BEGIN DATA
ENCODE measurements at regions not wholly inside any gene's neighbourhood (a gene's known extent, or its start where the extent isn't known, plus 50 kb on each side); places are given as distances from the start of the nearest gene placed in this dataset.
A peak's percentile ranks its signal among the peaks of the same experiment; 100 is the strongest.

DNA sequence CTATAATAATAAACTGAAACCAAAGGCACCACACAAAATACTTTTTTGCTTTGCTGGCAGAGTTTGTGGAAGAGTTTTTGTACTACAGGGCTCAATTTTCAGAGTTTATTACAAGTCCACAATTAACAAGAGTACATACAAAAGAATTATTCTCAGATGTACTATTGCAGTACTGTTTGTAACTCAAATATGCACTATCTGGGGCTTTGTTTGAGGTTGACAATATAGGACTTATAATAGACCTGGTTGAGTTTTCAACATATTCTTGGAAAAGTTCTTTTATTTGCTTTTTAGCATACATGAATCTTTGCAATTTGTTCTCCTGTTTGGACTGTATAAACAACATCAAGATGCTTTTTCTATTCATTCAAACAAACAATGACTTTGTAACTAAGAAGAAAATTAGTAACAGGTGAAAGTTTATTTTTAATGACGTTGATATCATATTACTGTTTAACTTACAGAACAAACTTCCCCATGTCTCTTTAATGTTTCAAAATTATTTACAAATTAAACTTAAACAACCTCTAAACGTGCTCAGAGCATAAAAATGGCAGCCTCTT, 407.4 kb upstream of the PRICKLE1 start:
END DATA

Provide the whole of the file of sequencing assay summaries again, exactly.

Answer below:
ENCODE measurements at regions not wholly inside any gene's neighbourhood (a gene's known extent, or its start where the extent isn't known, plus 50 kb on each side); places are given as distances from the start of the nearest gene placed in this dataset.
A peak's percentile ranks its signal among the peaks of the same experiment; 100 is the strongest.

DNA sequence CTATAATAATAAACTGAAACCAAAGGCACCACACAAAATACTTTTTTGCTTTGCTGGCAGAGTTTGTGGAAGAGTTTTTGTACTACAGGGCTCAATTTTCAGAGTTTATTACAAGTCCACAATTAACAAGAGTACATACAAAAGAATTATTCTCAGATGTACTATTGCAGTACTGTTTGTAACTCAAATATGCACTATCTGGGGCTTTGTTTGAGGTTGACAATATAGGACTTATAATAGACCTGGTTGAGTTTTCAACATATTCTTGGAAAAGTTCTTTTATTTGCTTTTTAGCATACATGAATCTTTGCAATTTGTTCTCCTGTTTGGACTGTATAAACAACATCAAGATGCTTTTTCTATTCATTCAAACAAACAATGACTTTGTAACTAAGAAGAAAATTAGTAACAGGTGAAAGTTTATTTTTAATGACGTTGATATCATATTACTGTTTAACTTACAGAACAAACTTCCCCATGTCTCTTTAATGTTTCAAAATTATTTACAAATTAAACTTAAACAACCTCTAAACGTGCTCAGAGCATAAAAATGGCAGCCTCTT, 407.4 kb upstream of the PRICKLE1 start: